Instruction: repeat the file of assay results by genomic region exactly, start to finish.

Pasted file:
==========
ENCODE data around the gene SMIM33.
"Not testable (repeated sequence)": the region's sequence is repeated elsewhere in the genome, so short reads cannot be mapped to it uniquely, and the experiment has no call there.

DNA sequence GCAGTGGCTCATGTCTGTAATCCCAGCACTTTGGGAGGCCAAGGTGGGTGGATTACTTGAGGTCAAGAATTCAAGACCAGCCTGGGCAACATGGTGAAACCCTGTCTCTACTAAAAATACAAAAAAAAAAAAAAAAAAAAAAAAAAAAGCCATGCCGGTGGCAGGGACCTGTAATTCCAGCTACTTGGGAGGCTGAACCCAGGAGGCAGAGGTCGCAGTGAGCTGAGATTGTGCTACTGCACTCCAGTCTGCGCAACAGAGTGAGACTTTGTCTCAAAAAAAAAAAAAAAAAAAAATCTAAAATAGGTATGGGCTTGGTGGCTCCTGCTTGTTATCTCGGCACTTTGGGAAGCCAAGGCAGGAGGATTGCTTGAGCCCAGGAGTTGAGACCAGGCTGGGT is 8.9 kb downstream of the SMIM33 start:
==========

ENCODE data around the gene SMIM33.
"Not testable (repeated sequence)": the region's sequence is repeated elsewhere in the genome, so short reads cannot be mapped to it uniquely, and the experiment has no call there.

DNA sequence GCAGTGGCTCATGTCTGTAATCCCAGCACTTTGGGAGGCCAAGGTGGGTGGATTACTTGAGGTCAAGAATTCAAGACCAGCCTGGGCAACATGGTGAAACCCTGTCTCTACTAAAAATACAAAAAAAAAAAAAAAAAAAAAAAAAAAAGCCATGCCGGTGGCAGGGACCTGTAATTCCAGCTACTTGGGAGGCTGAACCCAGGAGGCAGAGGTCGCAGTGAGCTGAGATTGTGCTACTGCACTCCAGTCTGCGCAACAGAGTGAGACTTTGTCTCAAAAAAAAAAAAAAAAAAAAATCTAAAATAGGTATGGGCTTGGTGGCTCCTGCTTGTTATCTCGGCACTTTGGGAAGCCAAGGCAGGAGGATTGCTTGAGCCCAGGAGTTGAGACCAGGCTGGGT is 8.9 kb downstream of the SMIM33 start: